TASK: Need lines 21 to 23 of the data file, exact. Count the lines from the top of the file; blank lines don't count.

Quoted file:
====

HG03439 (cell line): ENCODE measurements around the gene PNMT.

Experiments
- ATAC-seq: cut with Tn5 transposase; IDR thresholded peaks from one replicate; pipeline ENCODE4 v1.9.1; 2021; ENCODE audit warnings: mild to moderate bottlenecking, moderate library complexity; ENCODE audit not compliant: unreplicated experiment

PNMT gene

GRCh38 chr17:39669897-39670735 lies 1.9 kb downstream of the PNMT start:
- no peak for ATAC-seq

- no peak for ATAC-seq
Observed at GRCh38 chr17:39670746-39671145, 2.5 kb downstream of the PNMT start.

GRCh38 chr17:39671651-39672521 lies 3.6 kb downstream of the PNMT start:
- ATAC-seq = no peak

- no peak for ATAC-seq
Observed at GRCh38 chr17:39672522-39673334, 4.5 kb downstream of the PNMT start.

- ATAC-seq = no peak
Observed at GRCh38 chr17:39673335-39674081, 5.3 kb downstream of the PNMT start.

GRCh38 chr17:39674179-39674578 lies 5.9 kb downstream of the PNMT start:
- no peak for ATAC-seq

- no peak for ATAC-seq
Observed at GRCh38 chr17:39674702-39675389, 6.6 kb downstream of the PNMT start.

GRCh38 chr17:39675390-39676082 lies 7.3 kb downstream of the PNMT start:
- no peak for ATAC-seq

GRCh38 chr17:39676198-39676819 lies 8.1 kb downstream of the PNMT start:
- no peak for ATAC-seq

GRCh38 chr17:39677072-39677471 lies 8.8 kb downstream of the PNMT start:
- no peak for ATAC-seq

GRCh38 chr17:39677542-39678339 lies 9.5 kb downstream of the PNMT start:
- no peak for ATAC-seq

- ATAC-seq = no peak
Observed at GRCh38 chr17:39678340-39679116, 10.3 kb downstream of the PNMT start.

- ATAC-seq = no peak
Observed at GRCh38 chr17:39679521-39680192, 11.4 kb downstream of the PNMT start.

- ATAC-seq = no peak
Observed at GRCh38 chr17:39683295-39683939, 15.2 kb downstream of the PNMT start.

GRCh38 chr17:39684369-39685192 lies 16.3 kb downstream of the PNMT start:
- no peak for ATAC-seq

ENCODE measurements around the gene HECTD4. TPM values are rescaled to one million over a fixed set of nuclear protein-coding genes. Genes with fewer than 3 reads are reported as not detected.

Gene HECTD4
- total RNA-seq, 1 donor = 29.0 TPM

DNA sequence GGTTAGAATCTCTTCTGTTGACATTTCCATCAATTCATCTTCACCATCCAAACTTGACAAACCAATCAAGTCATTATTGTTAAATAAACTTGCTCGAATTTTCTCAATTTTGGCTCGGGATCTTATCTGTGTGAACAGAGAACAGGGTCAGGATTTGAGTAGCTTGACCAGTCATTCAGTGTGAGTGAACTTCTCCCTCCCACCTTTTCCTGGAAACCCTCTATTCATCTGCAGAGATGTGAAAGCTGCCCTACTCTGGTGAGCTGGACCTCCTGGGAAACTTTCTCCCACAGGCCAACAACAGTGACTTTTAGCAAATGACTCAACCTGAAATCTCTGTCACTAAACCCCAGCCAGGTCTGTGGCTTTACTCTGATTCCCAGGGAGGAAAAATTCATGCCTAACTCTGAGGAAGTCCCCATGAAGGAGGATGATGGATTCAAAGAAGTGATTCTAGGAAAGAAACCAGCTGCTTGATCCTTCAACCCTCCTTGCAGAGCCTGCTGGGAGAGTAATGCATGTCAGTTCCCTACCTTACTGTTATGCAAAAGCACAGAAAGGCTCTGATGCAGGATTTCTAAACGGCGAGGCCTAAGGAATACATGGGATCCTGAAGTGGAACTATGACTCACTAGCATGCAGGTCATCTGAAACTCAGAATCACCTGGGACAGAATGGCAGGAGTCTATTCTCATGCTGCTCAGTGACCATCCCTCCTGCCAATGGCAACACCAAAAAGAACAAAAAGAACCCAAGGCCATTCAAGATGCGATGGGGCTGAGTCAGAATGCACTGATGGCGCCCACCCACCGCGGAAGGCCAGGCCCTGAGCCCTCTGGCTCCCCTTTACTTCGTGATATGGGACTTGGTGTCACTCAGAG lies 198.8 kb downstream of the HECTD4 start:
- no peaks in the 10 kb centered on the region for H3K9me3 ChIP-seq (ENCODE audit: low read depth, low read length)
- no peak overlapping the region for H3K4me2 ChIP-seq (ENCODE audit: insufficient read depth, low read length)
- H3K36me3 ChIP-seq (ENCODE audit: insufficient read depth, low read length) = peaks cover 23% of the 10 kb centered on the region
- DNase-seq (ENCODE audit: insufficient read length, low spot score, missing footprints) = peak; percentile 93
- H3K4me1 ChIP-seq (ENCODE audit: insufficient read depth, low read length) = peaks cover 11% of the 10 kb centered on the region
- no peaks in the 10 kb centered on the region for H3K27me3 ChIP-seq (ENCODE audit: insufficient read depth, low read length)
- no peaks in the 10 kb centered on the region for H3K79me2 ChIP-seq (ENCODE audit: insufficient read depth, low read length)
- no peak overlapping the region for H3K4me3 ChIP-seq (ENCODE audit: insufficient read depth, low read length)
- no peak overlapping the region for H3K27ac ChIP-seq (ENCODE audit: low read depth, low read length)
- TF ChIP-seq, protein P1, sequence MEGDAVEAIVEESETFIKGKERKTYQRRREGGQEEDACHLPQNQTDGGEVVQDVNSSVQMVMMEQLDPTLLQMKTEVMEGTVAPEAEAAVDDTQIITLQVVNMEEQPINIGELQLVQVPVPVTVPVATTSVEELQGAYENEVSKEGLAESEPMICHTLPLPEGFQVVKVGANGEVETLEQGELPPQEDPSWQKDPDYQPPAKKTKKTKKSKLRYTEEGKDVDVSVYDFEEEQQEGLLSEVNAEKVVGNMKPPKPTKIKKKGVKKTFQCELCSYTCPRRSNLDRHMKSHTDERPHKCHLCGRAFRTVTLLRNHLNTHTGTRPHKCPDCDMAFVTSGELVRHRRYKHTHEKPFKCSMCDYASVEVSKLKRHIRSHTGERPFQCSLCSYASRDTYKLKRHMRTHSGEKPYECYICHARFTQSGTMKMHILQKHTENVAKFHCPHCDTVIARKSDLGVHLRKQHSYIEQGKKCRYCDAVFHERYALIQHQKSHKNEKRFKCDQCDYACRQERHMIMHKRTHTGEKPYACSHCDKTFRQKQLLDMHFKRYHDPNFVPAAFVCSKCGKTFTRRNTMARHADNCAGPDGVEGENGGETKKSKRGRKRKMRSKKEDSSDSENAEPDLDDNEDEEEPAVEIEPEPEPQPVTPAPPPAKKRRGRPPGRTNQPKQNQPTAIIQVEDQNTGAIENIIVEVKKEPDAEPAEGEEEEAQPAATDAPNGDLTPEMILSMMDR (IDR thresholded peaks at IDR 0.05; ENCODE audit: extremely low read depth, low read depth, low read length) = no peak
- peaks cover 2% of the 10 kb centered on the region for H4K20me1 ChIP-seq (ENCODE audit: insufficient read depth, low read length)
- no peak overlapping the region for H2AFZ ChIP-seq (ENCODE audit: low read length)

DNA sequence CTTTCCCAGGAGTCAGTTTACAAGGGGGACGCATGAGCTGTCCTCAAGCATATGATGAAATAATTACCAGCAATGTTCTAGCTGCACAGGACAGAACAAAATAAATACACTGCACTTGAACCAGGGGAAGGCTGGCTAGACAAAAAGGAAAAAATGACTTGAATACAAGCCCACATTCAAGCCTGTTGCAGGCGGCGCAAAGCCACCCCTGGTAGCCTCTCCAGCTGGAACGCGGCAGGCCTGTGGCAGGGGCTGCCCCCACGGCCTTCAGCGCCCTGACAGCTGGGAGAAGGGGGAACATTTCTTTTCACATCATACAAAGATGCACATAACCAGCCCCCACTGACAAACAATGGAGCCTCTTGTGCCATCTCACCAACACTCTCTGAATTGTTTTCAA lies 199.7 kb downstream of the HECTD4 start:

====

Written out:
GRCh38 chr17:39676198-39676819 lies 8.1 kb downstream of the PNMT start:
- no peak for ATAC-seq

GRCh38 chr17:39677072-39677471 lies 8.8 kb downstream of the PNMT start: